Great Doddington Village
Great Doddington village stands about 3 Km south-west of Wellingborough town centre and 14 Km from the middle of Northampton. At around 100m above sea-level and 50m above the river, it enjoys sweeping views across the Nene Valley.
Just over 1000 people live in the village. Their homes offer examples of architectural styles from the late 17th right up to the 21st Century. Ironstone and thatch enrich the picturesque older buildings.
A long distance footpath, the Nene Way, runs from Badby to the Wash, and passes through the village. The surrounding countryside supports arable farming and grazing, mainly for sheep and horses.
People settled on the high ground north-west of the village more than 2,500 years ago; flint tools found closer to the valley date back even further. Several pottery finds prove that the village was occupied in Roman times. It’s likely a Saxon leader named Dodda gives the village its modern name.
After the Norman conquest, part of the manor belonged to Judith, King William’s niece. Then it passed through the Hastings family, a Florentine merchant living in London, the Green and Vaux families to the Spencers, Princess Diana’s ancestors, who sold it to the Earls of Northampton. They later acquired another local manor which had belonged to the Champagne and Barnard families. During the 20th Century all those properties were dispersed into private hands.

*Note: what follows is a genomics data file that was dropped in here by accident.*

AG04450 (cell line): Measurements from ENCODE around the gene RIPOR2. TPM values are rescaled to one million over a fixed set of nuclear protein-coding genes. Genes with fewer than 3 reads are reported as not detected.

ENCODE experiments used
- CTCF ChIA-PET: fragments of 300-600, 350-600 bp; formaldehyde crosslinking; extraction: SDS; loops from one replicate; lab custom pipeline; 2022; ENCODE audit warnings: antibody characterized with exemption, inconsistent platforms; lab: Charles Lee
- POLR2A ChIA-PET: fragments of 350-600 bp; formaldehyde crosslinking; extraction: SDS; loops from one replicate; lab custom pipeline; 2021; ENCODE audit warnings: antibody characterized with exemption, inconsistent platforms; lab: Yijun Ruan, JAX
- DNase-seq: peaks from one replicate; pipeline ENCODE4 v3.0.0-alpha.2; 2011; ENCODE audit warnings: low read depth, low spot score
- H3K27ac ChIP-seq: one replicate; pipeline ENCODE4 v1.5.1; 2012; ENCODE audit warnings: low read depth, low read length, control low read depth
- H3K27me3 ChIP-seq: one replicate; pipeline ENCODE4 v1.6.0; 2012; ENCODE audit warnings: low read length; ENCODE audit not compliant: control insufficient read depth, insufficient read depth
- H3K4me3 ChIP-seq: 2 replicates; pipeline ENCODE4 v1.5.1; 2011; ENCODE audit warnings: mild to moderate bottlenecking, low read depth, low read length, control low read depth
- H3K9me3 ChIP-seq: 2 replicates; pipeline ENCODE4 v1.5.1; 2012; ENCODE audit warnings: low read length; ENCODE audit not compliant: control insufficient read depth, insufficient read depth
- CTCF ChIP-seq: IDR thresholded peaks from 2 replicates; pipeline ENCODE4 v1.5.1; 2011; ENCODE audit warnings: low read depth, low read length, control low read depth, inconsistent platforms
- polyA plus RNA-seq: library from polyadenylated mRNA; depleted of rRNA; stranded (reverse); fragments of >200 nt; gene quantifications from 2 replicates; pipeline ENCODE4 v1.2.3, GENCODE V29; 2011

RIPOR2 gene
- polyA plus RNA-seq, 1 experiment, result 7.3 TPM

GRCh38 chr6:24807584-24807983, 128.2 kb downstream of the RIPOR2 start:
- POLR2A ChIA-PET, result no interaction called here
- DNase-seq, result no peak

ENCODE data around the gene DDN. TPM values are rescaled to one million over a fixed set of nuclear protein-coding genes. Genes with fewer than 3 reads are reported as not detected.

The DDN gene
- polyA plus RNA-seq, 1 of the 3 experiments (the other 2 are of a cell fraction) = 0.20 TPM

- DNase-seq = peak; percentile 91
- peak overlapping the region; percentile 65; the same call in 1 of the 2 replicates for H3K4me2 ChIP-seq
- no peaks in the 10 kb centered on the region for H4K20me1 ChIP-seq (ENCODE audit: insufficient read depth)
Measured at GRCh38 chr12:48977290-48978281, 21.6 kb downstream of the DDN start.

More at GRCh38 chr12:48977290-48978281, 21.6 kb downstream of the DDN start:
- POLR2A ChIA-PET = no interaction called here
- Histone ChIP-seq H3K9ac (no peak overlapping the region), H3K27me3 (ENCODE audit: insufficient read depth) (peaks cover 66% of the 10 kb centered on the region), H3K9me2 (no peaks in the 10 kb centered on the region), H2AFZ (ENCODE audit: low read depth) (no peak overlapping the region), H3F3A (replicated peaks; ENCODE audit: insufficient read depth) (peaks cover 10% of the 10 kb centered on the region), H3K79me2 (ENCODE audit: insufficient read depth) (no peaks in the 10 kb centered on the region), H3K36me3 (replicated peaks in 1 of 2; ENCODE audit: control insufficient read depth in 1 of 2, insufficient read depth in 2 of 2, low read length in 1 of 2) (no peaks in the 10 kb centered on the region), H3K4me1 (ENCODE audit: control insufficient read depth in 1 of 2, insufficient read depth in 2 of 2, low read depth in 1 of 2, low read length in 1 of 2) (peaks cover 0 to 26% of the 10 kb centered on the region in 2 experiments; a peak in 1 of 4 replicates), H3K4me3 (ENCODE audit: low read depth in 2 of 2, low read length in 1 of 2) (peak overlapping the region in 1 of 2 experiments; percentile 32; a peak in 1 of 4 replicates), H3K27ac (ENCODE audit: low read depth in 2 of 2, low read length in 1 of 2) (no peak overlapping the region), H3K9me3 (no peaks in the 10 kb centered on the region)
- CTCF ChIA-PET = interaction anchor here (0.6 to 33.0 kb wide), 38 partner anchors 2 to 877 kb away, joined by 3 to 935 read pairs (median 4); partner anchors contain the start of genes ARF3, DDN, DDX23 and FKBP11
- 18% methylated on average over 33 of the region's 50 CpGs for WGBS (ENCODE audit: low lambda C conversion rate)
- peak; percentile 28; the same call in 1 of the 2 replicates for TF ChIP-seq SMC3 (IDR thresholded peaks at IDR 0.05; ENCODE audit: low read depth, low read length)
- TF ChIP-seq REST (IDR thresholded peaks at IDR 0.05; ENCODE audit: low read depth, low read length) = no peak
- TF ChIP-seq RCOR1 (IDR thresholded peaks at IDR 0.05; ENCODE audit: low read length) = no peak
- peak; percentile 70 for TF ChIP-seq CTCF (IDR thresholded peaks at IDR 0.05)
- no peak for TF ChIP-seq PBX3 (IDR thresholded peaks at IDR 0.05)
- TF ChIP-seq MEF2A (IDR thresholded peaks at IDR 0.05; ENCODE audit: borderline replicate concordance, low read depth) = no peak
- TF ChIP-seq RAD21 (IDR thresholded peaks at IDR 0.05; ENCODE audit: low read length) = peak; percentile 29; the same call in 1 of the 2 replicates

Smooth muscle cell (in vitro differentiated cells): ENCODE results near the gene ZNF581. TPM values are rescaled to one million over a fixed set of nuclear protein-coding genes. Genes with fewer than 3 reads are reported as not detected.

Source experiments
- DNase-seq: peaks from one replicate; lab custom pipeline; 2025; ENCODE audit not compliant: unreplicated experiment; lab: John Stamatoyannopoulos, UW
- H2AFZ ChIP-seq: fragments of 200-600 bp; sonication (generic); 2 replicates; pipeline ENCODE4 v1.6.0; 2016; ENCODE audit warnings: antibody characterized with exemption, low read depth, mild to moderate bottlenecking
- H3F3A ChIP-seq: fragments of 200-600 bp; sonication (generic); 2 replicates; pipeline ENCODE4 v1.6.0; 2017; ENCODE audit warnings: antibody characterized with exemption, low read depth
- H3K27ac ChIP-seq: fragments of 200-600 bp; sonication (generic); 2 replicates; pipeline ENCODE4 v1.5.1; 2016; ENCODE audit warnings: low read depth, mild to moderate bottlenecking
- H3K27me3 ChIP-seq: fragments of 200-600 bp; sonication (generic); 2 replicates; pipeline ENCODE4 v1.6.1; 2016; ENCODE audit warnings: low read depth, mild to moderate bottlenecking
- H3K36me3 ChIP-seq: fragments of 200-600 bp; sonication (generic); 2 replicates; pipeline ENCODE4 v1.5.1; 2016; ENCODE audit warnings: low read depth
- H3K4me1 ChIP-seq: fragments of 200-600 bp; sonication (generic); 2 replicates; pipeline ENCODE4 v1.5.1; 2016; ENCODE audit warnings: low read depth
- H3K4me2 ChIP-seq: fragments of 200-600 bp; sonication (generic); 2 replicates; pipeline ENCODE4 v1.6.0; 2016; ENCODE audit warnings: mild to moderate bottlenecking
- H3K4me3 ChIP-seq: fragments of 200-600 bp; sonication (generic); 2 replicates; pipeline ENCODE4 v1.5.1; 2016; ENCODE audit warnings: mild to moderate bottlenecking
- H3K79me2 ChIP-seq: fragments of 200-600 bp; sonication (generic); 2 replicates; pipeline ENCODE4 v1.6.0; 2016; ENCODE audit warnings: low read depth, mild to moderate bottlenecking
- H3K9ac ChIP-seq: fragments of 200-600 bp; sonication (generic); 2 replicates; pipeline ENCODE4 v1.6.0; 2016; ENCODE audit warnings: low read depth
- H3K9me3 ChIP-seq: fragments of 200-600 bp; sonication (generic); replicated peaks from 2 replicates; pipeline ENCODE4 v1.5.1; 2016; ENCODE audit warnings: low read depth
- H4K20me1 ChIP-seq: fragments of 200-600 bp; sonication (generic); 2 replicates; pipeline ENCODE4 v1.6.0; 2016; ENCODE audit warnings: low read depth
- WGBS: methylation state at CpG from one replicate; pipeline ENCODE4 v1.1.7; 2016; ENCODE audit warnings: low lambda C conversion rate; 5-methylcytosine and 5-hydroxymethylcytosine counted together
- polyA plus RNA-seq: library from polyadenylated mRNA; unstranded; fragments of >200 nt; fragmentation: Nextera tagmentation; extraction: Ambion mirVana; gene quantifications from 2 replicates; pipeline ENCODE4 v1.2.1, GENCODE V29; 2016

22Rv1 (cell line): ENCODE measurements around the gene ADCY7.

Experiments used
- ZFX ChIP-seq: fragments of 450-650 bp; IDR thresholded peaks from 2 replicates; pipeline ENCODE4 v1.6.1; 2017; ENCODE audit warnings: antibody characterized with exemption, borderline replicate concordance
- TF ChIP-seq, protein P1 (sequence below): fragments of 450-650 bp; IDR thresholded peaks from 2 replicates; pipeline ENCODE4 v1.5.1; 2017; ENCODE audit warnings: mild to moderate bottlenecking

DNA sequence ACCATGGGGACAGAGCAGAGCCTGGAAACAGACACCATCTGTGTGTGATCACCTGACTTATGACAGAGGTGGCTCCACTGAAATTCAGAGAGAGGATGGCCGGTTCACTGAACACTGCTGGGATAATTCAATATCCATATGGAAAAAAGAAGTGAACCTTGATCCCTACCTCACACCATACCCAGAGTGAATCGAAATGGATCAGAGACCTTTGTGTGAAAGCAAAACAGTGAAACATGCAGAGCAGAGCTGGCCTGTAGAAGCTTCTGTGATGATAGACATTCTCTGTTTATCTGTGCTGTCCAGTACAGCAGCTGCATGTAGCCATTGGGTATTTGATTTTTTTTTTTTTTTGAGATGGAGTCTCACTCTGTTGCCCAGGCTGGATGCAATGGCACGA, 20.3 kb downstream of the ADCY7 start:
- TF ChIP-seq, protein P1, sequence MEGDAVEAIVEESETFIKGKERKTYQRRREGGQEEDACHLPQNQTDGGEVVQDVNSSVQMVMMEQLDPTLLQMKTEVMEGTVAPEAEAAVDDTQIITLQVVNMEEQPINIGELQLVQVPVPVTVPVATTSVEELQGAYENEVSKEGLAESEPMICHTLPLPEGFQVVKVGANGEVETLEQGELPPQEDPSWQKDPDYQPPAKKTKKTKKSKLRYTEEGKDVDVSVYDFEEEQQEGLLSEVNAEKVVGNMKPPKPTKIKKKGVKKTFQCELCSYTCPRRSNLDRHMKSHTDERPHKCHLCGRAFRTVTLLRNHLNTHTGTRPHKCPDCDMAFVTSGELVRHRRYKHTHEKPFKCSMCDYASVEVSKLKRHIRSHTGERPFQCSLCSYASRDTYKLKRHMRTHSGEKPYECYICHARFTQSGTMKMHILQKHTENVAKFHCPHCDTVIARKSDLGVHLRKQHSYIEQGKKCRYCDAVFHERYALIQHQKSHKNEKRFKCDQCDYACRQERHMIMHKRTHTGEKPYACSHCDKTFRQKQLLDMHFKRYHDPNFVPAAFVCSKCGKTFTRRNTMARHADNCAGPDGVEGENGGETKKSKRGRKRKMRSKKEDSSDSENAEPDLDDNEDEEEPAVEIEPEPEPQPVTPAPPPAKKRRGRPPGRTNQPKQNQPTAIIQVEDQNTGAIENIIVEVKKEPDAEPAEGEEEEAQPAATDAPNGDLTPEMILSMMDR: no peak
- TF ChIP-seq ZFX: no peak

At the west end of the parish is the beautiful Hardwater Mill. It was owned by the nuns of Delapre Abbey in 1164, when Thomas Becket fled down the River Nene from Northampton. He was offered food there and probably spent the night in the village. Almost two hundred years later, a miller slipped into the river from his sluice and drowned. The present buildings are from the mid 18th and early 19th Centuries. Today a discrete installation generates electricity from the flow of the river.
The tower of the Parish Church of St Nicholas dates back to the 12th Century. Its west door was added soon after and much of the rest was built in the 14th Century. Through various stages of maintenance and restoration, the church has preserved much of its medieval character. The pulpit is Jacobean.
The village pub, The Stag’s Head, is in a fine late 17th Century building and offers drinks and good food for a range of dietary needs. Great Doddington Club is also open daily and welcomes new members. Both have ample space for parking.
The village is served every day by the hourly X47 bus, from Northampton though Wellingborough, Rushden and Higham Ferrers and onward to Raunds. Wellingborough Station, on the London to Sheffield line, is a short taxi ride away.
The Manor House
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